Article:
It all goes to Onora O'Neill's argument in the Reith lectures a few years back about how trust has been eroded in modern life and how we create more and more rules to try to make up for the fact.
We have evolved a culture of suspicion. We have so misdiagnosed what ails British society that we are imposing ever more stringent forms of control to hold those in the professions and the public sector to account. We have examiners, inspectors, auditors and regulators to make the world accountable and we demand never-ending streams of information to do it.
Professor O'Neill has spotted that the outcomes we desire are the mirror opposite of what we have set up our systems to deliver. "Our revolution in accountability has not reduced attitudes of mistrust, but rather reinforced a culture of suspicion," she has written. "Instead of working towards intelligent accountability based on good governance, independent inspection and careful reporting, we are galloping towards central planning by performance indicators, reinforced by obsessions with blame and compensation."
In our zeal to promote trustworthiness we have undermined it. The less trust there is, the more rules we require – and the more rules, the lest scope we give to integrity. Health and safety replaces common sense. Employment tribunals replace industrial relations. Cricket technology replaces umpire decisions. Compliance replaces conscience. Pre-nuptial agreements replace love. The more complex our systems of accountability become the more they undermine trust.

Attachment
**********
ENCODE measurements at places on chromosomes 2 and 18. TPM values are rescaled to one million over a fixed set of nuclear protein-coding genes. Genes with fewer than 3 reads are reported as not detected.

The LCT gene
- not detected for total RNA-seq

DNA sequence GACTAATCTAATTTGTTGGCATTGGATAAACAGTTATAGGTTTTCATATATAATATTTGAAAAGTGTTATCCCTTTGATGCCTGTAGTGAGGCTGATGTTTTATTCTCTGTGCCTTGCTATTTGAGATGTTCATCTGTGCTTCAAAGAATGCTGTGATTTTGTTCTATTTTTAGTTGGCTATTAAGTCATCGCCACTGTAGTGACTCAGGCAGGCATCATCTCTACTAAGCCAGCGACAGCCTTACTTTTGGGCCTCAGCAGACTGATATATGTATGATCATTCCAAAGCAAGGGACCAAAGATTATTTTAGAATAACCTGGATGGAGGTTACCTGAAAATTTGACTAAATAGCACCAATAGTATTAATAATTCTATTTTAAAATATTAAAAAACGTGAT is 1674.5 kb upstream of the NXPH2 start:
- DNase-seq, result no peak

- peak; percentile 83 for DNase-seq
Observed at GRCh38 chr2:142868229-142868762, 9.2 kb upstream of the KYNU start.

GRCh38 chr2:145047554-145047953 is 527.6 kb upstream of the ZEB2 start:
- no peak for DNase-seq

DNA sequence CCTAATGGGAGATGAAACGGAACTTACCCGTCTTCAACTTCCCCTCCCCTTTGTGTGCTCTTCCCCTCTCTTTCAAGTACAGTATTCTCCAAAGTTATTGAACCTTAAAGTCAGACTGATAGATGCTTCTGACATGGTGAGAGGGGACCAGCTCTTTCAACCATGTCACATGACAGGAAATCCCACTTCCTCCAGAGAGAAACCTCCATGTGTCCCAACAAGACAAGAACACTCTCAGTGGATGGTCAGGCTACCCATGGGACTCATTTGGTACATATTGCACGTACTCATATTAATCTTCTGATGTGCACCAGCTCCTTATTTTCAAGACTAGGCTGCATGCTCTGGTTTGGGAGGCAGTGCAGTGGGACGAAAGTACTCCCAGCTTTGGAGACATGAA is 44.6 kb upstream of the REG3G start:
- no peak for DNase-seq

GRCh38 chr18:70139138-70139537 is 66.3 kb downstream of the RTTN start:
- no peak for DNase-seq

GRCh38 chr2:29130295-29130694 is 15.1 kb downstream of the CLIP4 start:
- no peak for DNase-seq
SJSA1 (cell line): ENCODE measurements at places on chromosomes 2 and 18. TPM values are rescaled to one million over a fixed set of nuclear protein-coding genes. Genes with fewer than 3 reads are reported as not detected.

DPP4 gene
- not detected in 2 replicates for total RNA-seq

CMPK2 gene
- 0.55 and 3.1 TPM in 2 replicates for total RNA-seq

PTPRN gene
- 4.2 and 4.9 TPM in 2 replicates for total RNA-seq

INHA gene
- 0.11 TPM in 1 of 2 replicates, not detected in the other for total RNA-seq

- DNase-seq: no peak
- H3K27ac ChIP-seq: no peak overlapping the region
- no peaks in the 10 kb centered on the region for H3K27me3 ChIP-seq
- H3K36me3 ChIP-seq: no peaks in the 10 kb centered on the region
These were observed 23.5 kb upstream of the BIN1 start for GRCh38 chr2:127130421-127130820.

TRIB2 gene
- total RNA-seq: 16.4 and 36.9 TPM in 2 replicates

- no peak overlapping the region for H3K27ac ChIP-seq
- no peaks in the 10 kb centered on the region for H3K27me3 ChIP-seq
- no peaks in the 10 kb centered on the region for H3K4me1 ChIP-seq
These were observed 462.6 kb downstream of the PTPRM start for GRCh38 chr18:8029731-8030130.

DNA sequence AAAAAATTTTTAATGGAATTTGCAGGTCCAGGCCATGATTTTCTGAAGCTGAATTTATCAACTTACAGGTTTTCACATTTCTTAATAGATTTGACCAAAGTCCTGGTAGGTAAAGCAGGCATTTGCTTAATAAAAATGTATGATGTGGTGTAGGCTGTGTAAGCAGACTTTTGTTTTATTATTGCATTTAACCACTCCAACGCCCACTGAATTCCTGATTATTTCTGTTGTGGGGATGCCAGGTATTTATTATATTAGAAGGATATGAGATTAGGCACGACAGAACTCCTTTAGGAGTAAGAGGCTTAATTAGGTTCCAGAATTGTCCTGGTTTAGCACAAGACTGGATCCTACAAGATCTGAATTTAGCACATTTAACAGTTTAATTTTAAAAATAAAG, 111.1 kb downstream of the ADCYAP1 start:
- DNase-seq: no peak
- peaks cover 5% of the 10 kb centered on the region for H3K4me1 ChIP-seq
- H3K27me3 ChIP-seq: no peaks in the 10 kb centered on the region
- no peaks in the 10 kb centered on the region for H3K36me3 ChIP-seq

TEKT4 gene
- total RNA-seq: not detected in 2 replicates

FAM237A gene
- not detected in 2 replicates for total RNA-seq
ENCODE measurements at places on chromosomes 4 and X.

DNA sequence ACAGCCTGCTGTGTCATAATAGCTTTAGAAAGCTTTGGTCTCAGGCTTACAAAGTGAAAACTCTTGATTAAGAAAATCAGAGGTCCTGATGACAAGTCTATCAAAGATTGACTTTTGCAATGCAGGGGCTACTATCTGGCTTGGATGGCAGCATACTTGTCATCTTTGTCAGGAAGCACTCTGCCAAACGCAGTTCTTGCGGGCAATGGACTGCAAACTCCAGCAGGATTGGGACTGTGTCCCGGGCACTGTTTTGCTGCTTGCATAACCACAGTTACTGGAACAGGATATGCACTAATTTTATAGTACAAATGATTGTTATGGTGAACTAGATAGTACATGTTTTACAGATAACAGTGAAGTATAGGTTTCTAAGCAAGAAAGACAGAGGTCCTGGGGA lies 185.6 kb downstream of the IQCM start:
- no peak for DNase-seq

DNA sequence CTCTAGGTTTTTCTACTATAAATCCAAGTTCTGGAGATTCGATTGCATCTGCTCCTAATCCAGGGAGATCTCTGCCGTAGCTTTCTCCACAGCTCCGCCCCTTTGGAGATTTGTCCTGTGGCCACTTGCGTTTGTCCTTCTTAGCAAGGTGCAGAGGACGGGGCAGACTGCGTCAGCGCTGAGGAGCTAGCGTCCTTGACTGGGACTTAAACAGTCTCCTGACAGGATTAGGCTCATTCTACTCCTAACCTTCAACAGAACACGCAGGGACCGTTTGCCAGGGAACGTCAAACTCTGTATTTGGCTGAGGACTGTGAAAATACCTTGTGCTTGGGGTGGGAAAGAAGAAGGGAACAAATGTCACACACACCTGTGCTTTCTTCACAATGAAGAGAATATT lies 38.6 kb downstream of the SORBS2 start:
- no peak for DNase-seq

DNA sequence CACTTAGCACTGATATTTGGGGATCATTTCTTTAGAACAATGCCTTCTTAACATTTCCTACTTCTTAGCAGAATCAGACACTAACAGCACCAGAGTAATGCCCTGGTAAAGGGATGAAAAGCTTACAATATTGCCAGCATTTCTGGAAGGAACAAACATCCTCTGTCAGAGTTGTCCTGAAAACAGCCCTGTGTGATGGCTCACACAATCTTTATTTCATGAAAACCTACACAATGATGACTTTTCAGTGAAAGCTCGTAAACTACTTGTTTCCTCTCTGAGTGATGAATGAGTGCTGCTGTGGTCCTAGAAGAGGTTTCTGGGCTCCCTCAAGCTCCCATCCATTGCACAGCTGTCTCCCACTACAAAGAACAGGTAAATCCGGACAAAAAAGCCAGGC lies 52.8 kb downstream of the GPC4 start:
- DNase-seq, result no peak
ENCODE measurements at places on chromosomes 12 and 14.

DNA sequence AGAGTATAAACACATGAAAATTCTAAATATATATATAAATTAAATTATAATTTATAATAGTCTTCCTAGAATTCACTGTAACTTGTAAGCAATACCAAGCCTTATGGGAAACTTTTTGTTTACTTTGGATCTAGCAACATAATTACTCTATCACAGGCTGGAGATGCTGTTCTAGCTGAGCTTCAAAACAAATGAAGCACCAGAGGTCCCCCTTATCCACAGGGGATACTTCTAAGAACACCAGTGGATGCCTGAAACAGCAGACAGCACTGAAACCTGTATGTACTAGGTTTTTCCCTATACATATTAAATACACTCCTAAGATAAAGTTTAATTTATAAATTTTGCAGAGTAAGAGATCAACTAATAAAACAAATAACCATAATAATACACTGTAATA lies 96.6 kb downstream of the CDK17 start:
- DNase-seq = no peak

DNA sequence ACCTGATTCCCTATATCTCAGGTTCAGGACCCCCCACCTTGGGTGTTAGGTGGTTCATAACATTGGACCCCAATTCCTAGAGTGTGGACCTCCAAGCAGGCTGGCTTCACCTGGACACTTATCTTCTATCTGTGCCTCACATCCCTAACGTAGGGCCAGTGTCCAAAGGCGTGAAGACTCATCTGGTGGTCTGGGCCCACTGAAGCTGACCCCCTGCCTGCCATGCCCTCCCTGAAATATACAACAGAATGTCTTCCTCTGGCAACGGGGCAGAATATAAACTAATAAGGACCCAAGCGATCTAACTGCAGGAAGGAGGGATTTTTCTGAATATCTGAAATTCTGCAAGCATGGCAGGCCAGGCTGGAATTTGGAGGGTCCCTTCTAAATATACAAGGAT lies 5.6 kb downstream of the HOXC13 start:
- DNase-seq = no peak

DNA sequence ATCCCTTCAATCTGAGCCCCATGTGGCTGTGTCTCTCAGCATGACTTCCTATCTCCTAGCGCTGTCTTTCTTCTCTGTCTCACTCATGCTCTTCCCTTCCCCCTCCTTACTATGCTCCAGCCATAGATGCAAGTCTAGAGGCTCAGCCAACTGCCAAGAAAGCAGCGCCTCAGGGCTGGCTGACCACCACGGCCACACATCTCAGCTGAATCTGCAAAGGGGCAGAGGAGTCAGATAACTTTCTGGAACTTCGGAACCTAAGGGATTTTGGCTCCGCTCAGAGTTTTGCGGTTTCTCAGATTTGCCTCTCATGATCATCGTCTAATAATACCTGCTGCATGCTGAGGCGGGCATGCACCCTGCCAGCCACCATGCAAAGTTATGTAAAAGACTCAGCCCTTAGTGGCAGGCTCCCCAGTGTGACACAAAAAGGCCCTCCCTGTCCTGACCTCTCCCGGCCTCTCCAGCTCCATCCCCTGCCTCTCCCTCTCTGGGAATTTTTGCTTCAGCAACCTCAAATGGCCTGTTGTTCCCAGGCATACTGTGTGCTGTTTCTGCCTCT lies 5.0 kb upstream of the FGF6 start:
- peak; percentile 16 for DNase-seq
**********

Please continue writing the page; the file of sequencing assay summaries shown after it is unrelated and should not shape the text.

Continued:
So we are left with too much information. But information can never replace trust. Information only creates the illusion of control, much as social networking creates an illusion of human interaction which is only a poor shadow of real friendship. The other day I heard of people checking their iPhones at a funeral.
So how do we decide what information we need more of – and what can we well do without?
Perhaps we should leave the last word to Professor O'Neill: "Far from suggesting that we should trust blindly, I argue that we should place trust with care and discrimination, and that this means that we need to pay more attention to the accuracy of information provided. We will need to work towards more intelligent forms of accountability. This won't be easy. We have placed formidable obstacles in our own path: it is time to start removing them."